Friday, January 27, 2017

Deadly Dialogue Makes Murder Boring

I bought a book a few days ago because I liked the premise and setting, and pets were part of the mix. What could be better?

I won’t know, because I put it down after ten pages. I rarely do that, but I couldn’t take 150 pages of multi-sentence dialogue that was supposed to provide background. Who talks like that? No one even took a sip of coffee.

Sometimes paragraph-speak is part of one character’s persona. When they all talk like that it comes across as an author’s character flaw.

That doesn’t mean short bursts of conversation are essential. In fact, when characters talk as if they’re in a snappy sitcom, that doesn’t seem very genuine either. So what makes for fluid, natural conversation?

In a screenwriting course with the late theater director Davey Marlin-Jones (more years ago than I care to admit) he stressed a key point. People talk in spurts and they interrupt each other a lot. They talk over each other and they finish each other’s sentences.  Maybe not in Shakespearean plays, but in today’s world.

Here are the things I consider as I edit what my characters say. 
  • Would it take more than one breath to get it out?
  • If two or three sentences are essential, can some natural movement break up those words? After all, we rarely sit with our hands in our laps.
  • Can spoken information be revealed another way?
  • What is the person listening to the speaker doing? Can their action or expression alternate with the speaker’s words?
  • Would I (or others in the room with the character) be willing to listen to someone go on and on without interrupting them? If not, why would the reader want to put up with that?·
For every reason to use natural speech patterns, there are requisite opportunities for some characters to be windbags. If there is scientific evidence to present, an investigator would probably let the medical examiner present it. Even then, if you watch Law and Order, you’ll see the detectives pepper the ME with questions. She does tell them to be quiet and let her finish sometimes.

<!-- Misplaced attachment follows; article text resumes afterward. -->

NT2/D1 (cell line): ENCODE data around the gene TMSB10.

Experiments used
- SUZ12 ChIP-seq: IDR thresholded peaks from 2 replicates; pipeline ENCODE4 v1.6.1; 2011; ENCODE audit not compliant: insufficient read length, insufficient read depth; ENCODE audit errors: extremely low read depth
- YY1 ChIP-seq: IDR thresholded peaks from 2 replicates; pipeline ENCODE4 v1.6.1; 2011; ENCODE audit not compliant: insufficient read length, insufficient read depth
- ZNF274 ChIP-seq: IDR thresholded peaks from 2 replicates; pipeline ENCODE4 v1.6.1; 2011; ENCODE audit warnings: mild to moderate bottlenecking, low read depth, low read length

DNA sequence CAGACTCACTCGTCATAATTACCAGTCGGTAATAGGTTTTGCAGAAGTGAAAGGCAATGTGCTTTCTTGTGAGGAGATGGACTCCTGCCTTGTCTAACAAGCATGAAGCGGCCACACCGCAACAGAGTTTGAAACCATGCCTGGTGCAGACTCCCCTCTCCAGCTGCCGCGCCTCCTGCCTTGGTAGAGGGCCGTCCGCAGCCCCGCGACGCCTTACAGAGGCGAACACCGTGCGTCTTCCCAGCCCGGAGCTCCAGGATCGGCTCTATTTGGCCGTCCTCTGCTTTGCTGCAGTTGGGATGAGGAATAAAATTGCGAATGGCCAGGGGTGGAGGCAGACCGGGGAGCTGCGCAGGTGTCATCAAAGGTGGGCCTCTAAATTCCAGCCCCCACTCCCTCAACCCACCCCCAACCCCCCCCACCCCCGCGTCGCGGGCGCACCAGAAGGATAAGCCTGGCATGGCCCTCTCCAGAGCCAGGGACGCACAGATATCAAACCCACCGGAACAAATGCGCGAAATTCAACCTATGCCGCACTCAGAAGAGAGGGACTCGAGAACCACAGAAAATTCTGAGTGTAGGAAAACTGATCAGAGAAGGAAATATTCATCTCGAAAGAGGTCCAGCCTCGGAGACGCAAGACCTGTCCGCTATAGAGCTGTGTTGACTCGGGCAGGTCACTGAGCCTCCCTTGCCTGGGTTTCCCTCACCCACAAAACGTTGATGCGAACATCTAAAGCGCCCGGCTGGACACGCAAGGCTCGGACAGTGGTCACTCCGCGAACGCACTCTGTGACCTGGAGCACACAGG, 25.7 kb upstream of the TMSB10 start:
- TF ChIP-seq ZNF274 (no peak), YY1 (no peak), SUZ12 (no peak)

In a couple of books I’ve had a funeral scene. No one interrupts a priest or rabbi (usually), but a character listening to the talk can have a thought of their own in the middle of the soliloquy.

 I had a lot of fun with the editor’s eulogy in FromNewsprint to Footprints. The deceased was a jerk. Every time a former colleague made a well-crafted, tactful comment, the protagonist (Melanie) had a thought about what the editor was really like.

"A lot of small papers have closed or cut back to one day a week. The News is still at three days, and Hal hired dedicated staff to cover events in our community."
He also fired a lot of them.
"As we move forward to serve the people of South County, everyone at the paper will use the skills Hal taught us."
Except no one else will throw staplers.

Structuring the eulogy that way let me convey some needed information without putting readers to sleep. Plus it gave me a chance to have some fun.

I honed my dialogue-writing skills in several screenwriting classes. The screenplays I wrote weren’t very good, but reading them aloud as I wrote taught me more than any books.

If an author isn’t sure their own reading aloud will provide enough distance to evaluate conversations, they can ask a friend to read, or speak into a recorder and listen. There’s a good chance the characters’ words will take on a life of their own.
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